- For Teachers
Is it heard where you live? What does it mean?
I know only 'as deaf as a post'.
Bill must live in a nicer part of the country than I do.
Dumb as post.
Dumb as a box of rocks.
Here's even more ways to say this: Metaphors for "He is as dumb as..." : Larry Bodine Law Marketing Blog
I'm not a teacher, but I write for a living. Please don't ask me about 2nd conditionals, but I'm a safe bet for what reads well in (American) English.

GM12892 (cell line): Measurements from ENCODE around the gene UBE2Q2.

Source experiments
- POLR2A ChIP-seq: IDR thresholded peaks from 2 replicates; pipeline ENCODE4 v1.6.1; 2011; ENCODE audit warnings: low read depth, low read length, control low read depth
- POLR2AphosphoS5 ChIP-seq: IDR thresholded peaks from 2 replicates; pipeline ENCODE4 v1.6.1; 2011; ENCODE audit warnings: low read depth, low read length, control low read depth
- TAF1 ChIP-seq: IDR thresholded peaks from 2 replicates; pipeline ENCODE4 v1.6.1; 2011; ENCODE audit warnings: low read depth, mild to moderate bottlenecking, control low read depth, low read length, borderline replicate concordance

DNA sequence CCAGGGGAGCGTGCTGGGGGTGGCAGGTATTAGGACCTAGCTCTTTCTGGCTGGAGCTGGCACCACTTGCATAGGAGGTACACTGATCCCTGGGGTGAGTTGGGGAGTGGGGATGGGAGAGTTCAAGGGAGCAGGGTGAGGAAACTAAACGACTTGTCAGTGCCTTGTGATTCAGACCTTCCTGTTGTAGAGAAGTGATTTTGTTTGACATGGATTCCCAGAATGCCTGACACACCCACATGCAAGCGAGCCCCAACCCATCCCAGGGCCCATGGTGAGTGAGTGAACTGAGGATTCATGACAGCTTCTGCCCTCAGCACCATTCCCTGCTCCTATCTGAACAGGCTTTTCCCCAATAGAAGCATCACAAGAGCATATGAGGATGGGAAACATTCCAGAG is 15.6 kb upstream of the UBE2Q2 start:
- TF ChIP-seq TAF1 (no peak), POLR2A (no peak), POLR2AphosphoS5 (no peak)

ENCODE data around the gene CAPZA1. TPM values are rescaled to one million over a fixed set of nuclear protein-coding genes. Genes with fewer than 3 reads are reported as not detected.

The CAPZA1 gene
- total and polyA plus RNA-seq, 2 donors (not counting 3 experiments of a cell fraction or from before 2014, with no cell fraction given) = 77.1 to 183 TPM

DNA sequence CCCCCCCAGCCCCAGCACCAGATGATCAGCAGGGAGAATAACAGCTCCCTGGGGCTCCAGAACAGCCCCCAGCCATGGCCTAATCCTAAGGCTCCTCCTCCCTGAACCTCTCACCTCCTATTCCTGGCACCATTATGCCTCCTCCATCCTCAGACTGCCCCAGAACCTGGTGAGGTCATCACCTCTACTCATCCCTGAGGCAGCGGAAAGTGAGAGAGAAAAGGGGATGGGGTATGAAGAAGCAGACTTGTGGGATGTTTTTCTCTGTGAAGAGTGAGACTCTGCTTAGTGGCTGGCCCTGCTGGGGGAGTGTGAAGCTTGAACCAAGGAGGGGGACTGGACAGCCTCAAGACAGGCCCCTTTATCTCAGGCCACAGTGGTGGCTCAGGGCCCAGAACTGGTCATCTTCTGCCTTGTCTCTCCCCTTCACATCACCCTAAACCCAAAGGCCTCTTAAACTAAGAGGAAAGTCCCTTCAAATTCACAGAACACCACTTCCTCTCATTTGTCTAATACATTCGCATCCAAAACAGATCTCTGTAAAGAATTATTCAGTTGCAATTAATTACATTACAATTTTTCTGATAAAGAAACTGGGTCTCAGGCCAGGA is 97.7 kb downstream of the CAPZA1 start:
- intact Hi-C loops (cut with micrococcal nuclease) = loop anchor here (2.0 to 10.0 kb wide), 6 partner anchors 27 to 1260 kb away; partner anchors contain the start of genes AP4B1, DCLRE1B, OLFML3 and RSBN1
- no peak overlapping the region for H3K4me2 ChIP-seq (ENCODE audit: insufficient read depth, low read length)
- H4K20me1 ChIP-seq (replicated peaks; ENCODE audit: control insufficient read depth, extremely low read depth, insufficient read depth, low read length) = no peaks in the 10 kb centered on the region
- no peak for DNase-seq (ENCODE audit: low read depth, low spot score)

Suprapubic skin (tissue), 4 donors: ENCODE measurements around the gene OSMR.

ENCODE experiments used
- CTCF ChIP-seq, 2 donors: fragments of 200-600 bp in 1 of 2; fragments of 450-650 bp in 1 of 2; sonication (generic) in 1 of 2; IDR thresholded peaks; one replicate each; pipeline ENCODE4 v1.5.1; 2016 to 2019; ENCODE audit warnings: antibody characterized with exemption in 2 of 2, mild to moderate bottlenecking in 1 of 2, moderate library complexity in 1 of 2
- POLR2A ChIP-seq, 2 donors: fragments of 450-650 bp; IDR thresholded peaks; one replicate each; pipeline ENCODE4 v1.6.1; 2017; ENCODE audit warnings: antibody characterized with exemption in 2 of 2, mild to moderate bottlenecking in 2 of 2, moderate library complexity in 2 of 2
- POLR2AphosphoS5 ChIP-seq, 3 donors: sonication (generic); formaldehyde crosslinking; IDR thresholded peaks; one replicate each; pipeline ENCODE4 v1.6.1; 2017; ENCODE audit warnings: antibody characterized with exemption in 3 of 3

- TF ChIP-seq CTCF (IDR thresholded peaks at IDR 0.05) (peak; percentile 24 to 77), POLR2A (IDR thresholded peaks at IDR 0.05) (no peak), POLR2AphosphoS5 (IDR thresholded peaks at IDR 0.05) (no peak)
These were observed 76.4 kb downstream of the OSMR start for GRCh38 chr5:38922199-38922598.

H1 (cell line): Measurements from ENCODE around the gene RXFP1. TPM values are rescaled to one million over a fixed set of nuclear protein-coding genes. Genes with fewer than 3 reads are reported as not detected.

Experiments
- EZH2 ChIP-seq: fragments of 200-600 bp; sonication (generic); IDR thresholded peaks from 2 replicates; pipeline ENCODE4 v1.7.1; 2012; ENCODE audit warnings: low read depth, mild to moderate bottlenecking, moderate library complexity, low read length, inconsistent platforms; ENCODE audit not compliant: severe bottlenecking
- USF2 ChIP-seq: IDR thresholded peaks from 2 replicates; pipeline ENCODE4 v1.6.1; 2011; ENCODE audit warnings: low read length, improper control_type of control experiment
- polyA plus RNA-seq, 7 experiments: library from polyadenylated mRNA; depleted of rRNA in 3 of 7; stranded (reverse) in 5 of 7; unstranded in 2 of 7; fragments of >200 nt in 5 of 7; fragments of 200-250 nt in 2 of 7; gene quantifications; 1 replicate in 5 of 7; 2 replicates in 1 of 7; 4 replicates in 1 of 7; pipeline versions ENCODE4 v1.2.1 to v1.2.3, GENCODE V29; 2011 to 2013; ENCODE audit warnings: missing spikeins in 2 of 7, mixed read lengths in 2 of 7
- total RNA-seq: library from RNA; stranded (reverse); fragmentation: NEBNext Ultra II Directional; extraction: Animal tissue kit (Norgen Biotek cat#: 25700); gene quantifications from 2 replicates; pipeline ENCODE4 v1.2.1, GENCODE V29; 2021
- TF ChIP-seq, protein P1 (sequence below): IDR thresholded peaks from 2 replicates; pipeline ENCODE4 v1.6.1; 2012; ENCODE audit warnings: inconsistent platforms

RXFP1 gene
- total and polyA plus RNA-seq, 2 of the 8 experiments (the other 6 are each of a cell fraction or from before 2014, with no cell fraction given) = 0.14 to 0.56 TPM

BrE has as thick as two short planks; also as thick as pigsh*t.
I live in Toronto. Where do you live?
By the way, I suspect that this idiom initially referred to deafness/dumbness, but with the evolution of meaning in the word dumb from speechless to stupid the meaning of the idiom also changed in an identical way.
Last edited by probus; 26-Feb-2011 at 07:00.
I like "dumb as a sack of hammers."
And "dumb as a post" is a common phrase in American English so far as I know.
Having lived on both sides of the pond, I am aware of the regional nature of some idioms. But there are others that I hear, and I'm uncertain about how common they are in various places.